python with echo

Discussion in 'Python' started by hong zhang, Nov 12, 2009.

  1. hong zhang

    hong zhang Guest

    List,

    I have a question of python using echo.

    POWER = 14
    return_value = os.system('echo 14 > /sys/class/net/wlan1/device/tx_power')

    can assign 14 to tx_power

    But
    return_value = os.system('echo $POWER > /sys/class/net/wlan1/device/tx_power')

    return_value is 256 not 0. It cannot assign 14 to tx_power.

    What problem is it?

    os.system("echo $POWER") returns 0 but
    os.system("echo $POWER > /sys/class/net/wlan1/device/tx_power") returns 256.

    Appreciate any help!

    Thanks.

    ---henry
     
    hong zhang, Nov 12, 2009
    #1
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  2. On Wed, 11 Nov 2009 17:24:37 -0800, hong zhang wrote:

    > List,
    >
    > I have a question of python using echo.
    >
    > POWER = 14
    > return_value = os.system('echo 14 >
    > /sys/class/net/wlan1/device/tx_power')
    >
    > can assign 14 to tx_power
    >
    > But
    > return_value = os.system('echo $POWER >
    > /sys/class/net/wlan1/device/tx_power')


    POWER = 14 doesn't create an environment variable visible to echo. It is
    a Python variable.


    >>> POWER = 14
    >>> import os
    >>> return_value = os.system('echo $POWER')


    >>> return_value

    0



    > return_value is 256 not 0. It cannot assign 14 to tx_power.



    I don't understand that. Exit status codes on all systems I'm familiar
    with are limited to 0 through 255. What operating system are you using?

    Assuming your system allows two-byte exit statuses, you should check the
    documentation for echo and the shell to see why it is returning 256.

    Have you tried this in the shell, without involving Python? I will almost
    guarantee that Python is irrelevant to the problem.




    --
    Steven
     
    Steven D'Aprano, Nov 12, 2009
    #2
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  3. hong zhang schrieb:
    > List,
    >
    > I have a question of python using echo.
    >
    > POWER = 14
    > return_value = os.system('echo 14 > /sys/class/net/wlan1/device/tx_power')
    >
    > can assign 14 to tx_power
    >
    > But
    > return_value = os.system('echo $POWER > /sys/class/net/wlan1/device/tx_power')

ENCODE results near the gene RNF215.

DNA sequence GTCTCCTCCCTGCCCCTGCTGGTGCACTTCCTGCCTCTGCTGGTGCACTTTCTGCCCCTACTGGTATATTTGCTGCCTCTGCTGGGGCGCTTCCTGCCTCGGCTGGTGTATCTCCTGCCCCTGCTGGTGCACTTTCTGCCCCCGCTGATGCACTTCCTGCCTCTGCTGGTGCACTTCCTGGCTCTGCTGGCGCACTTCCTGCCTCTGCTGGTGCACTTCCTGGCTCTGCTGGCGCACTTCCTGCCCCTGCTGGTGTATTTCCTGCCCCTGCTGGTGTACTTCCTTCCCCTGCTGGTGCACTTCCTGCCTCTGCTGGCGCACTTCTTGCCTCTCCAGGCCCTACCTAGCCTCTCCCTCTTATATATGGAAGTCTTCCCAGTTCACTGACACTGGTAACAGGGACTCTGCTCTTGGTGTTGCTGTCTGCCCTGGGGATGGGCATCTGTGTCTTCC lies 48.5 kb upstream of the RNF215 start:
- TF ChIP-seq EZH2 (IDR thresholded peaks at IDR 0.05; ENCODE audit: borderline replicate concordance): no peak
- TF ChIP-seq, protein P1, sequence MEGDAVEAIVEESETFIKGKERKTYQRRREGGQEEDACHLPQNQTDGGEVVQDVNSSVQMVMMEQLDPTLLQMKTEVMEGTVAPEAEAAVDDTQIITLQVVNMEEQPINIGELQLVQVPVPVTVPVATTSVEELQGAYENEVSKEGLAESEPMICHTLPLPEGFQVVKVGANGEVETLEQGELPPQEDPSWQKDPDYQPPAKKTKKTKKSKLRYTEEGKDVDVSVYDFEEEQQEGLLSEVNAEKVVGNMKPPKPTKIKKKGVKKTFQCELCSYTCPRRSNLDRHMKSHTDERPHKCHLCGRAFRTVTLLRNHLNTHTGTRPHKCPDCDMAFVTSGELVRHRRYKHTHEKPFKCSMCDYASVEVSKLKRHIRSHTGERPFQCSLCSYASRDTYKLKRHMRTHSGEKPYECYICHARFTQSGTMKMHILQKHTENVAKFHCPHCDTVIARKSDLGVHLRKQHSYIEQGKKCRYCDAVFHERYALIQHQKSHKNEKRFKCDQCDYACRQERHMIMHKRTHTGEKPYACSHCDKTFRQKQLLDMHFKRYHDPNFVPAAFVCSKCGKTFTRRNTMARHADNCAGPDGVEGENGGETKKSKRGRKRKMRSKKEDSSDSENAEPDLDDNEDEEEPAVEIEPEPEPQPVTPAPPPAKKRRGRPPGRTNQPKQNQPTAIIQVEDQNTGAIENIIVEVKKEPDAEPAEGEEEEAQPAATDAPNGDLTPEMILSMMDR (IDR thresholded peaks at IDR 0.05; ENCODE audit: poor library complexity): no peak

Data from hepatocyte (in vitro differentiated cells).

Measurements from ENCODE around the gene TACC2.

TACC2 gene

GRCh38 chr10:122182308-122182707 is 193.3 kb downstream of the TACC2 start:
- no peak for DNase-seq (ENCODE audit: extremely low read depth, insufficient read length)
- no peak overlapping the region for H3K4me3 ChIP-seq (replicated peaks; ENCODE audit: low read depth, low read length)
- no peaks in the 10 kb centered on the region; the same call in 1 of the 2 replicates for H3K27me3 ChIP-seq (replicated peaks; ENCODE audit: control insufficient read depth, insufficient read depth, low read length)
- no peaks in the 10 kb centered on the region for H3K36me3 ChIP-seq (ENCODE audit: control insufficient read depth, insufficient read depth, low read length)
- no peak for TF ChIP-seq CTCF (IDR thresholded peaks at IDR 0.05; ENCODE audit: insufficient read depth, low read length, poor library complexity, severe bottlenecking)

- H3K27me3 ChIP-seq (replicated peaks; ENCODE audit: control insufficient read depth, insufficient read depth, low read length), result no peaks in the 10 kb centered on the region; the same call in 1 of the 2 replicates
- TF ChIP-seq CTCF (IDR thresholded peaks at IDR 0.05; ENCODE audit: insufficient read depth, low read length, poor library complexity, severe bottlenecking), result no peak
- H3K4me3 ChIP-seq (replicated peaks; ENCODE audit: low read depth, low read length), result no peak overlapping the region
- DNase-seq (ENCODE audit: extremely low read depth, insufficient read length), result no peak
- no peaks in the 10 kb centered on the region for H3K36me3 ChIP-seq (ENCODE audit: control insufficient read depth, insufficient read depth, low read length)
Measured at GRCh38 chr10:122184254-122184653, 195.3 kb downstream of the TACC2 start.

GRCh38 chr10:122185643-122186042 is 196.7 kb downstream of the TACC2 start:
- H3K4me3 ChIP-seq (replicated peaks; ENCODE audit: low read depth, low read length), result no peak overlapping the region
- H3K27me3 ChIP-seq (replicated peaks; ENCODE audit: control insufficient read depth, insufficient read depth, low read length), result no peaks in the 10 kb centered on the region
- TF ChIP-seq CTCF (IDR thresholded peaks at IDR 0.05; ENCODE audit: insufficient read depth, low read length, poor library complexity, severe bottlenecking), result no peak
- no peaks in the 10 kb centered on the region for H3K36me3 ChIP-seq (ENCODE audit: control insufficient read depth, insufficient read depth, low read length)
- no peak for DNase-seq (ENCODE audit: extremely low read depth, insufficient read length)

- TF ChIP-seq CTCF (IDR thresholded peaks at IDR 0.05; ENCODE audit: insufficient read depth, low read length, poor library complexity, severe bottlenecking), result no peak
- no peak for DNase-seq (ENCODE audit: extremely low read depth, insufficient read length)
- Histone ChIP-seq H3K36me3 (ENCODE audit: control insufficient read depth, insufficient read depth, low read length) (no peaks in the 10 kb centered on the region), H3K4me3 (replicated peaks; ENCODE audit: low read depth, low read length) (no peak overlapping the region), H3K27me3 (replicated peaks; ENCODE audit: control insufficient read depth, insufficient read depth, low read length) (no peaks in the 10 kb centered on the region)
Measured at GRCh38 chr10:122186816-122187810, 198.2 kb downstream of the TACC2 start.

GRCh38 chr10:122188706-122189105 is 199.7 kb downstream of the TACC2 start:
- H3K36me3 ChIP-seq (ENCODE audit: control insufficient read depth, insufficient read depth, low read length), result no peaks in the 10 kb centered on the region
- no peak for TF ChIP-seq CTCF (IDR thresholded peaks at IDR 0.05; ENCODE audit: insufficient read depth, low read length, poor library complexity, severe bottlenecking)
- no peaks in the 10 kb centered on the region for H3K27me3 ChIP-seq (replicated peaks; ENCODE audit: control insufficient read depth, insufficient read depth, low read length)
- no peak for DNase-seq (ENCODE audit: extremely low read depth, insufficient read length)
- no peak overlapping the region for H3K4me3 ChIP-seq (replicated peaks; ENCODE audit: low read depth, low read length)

>
    > return_value is 256 not 0. It cannot assign 14 to tx_power.


    Because $POWER is an environment-variable, but POWER is a
    python-variable, which isn't magically becoming an environment variable.

    There are various ways to achieve what you want, but IMHO you should
    ditch the whole echo-business as it's just needless in python itself:

    with open("/sys/class/net/wlan1/device/tx_power", "w") as f:
    f.write("%i" % POWER)

    Diez
     
    Diez B. Roggisch, Nov 12, 2009
    #3
  4. hong zhang

    MRAB Guest

    Steven D'Aprano wrote:
    > On Wed, 11 Nov 2009 17:24:37 -0800, hong zhang wrote:
    >
    >> List,
    >>
    >> I have a question of python using echo.
    >>
    >> POWER = 14
    >> return_value = os.system('echo 14 >
    >> /sys/class/net/wlan1/device/tx_power')
    >>
    >> can assign 14 to tx_power
    >>
    >> But
    >> return_value = os.system('echo $POWER >
    >> /sys/class/net/wlan1/device/tx_power')

    >
    > POWER = 14 doesn't create an environment variable visible to echo. It is
    > a Python variable.
    >
    >
    >>>> POWER = 14
    >>>> import os
    >>>> return_value = os.system('echo $POWER')

    >
    >>>> return_value

    > 0
    >
    >
    >
    >> return_value is 256 not 0. It cannot assign 14 to tx_power.

    >
    >
    > I don't understand that. Exit status codes on all systems I'm familiar
    > with are limited to 0 through 255. What operating system are you using?
    >
    > Assuming your system allows two-byte exit statuses, you should check the
    > documentation for echo and the shell to see why it is returning 256.
    >

    In some OSs the exit status consists of 2 fields, one being the child
    process's exit status and the other being supplied by the OS.

    The reason is simple. What if the child process terminated abnormally?
    You'd like an exit status to tell you that, but you wouldn't want it to
    be confused with the child process's own exit status, assuming that it
    had terminated normally.

    > Have you tried this in the shell, without involving Python? I will almost
    > guarantee that Python is irrelevant to the problem.
    >
     
    MRAB, Nov 12, 2009
    #4
  5. hong zhang

    Hans Mulder Guest

    Steven D'Aprano wrote:
    > On Wed, 11 Nov 2009 17:24:37 -0800, hong zhang wrote:
    >
    >> List,
    >>
    >> I have a question of python using echo.
    >>
    >> POWER = 14